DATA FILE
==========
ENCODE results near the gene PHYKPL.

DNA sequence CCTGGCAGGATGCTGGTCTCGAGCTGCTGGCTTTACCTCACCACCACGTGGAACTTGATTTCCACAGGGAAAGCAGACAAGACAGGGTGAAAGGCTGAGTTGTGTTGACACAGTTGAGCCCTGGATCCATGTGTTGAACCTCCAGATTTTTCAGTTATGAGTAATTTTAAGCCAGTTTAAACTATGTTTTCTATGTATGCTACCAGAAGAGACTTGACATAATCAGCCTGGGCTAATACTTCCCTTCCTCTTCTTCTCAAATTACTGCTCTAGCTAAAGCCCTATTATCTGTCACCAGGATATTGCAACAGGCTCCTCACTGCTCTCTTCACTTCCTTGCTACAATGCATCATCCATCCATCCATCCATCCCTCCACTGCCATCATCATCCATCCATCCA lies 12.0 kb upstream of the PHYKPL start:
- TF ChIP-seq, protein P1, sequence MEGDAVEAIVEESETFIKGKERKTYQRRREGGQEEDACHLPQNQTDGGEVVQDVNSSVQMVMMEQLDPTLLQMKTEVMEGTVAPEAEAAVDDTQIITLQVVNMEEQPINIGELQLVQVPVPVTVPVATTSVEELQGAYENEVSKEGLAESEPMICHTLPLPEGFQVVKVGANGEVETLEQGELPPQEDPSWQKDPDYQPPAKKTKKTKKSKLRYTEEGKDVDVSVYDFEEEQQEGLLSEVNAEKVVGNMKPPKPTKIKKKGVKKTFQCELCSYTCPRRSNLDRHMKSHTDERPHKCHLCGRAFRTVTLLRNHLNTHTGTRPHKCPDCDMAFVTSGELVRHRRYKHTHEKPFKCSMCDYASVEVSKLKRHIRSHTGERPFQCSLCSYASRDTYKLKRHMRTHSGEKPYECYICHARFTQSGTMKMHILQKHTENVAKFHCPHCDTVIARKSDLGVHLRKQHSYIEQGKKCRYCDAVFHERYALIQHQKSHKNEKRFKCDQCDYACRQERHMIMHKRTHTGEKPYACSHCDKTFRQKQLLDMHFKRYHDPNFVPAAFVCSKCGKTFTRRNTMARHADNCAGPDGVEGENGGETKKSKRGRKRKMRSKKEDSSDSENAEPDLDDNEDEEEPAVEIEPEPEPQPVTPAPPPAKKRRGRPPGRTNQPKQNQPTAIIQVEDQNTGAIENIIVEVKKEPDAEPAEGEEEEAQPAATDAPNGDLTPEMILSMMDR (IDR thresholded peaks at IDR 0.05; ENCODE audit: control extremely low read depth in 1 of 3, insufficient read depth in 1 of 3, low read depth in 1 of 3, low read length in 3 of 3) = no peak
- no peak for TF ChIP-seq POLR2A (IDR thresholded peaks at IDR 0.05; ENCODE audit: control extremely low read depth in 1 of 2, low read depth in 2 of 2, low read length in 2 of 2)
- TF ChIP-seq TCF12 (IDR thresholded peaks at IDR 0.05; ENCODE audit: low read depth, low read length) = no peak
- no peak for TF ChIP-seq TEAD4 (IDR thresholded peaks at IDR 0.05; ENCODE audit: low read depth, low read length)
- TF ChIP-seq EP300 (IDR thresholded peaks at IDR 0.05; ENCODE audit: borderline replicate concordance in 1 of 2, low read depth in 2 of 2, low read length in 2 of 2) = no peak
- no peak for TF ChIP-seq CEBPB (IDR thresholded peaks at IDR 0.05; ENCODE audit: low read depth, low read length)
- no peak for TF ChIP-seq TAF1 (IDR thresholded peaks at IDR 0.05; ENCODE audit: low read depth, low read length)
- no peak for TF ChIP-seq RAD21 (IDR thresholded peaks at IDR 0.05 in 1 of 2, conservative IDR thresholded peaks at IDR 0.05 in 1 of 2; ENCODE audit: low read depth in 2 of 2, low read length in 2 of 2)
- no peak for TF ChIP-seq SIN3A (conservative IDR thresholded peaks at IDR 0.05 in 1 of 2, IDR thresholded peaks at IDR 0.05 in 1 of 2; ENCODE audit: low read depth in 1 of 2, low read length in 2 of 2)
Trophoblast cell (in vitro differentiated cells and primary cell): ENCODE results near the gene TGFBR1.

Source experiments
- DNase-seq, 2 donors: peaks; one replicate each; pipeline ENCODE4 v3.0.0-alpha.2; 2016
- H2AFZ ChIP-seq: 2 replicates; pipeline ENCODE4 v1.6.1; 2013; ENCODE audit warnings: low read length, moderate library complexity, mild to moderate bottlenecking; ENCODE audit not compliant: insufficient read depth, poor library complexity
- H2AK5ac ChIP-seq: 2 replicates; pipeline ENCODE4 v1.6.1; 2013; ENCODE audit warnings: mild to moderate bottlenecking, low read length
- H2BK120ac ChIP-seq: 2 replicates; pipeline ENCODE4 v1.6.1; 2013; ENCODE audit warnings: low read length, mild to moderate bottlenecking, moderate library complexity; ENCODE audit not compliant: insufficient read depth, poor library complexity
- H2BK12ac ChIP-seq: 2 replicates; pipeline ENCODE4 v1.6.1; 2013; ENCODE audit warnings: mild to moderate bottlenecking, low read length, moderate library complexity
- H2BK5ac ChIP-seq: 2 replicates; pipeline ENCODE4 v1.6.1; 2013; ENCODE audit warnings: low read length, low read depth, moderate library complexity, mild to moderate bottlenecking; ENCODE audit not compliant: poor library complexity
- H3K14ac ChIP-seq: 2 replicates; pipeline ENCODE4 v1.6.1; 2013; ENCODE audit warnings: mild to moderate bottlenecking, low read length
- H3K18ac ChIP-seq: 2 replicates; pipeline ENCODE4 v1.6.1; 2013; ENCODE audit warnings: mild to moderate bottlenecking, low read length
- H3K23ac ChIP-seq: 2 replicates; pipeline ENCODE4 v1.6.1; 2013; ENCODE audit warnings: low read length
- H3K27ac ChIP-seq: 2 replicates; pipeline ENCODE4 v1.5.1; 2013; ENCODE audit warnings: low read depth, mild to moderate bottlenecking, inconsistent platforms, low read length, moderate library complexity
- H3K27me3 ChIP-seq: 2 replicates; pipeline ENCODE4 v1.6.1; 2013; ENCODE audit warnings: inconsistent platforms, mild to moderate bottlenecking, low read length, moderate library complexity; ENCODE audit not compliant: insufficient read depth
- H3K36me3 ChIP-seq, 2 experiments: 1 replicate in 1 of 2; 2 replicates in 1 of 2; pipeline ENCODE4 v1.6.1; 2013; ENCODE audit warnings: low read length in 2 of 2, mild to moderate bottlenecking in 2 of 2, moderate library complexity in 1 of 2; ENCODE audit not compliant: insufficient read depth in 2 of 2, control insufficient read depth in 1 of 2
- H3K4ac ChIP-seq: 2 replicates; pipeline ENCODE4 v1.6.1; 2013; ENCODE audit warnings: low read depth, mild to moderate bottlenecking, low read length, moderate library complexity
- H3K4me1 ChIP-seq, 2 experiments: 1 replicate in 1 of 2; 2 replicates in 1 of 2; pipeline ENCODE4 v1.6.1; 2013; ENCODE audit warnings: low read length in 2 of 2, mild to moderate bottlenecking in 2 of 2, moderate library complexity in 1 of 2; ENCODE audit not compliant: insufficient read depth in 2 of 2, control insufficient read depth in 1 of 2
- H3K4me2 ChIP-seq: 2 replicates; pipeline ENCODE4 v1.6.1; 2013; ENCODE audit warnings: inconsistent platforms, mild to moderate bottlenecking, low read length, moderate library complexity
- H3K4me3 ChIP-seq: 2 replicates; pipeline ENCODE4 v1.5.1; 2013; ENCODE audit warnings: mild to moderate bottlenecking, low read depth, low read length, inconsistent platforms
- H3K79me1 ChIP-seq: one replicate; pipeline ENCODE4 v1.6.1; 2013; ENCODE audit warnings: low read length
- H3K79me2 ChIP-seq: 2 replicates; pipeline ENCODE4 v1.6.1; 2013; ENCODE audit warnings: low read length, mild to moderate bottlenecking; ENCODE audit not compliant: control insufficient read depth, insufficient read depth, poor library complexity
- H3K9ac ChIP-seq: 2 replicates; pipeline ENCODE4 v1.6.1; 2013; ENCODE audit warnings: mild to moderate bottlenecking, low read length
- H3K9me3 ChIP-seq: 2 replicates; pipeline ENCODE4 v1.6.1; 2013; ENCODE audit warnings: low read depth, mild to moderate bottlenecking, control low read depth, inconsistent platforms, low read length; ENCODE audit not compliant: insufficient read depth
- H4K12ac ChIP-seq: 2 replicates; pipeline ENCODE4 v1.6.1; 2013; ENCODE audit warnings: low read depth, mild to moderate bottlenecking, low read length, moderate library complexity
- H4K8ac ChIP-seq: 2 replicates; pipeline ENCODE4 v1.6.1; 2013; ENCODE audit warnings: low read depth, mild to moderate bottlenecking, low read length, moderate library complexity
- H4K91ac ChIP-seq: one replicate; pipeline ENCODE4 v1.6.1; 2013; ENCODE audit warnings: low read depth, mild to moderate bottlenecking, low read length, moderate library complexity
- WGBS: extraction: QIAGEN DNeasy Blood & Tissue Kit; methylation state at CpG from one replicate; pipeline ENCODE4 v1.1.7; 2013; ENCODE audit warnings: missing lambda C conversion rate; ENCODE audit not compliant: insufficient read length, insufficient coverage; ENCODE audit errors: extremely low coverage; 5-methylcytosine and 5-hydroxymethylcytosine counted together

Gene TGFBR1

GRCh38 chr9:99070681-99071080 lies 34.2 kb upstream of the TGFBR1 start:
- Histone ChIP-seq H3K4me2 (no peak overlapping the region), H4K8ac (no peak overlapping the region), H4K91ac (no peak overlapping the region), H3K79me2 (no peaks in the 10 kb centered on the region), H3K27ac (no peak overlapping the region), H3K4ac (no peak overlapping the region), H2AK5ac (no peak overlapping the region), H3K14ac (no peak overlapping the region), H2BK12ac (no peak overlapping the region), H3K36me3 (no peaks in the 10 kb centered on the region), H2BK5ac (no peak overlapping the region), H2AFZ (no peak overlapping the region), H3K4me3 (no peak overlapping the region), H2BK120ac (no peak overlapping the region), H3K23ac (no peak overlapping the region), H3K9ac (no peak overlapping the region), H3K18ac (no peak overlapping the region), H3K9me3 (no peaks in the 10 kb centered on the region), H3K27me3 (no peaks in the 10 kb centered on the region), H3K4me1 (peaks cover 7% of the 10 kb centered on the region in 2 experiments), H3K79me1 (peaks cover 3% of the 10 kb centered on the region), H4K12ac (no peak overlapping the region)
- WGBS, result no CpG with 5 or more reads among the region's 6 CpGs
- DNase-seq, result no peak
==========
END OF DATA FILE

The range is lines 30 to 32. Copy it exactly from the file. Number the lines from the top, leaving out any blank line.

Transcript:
- H3K79me1 ChIP-seq: one replicate; pipeline ENCODE4 v1.6.1; 2013; ENCODE audit warnings: low read length
- H3K79me2 ChIP-seq: 2 replicates; pipeline ENCODE4 v1.6.1; 2013; ENCODE audit warnings: low read length, mild to moderate bottlenecking; ENCODE audit not compliant: control insufficient read depth, insufficient read depth, poor library complexity
- H3K9ac ChIP-seq: 2 replicates; pipeline ENCODE4 v1.6.1; 2013; ENCODE audit warnings: mild to moderate bottlenecking, low read length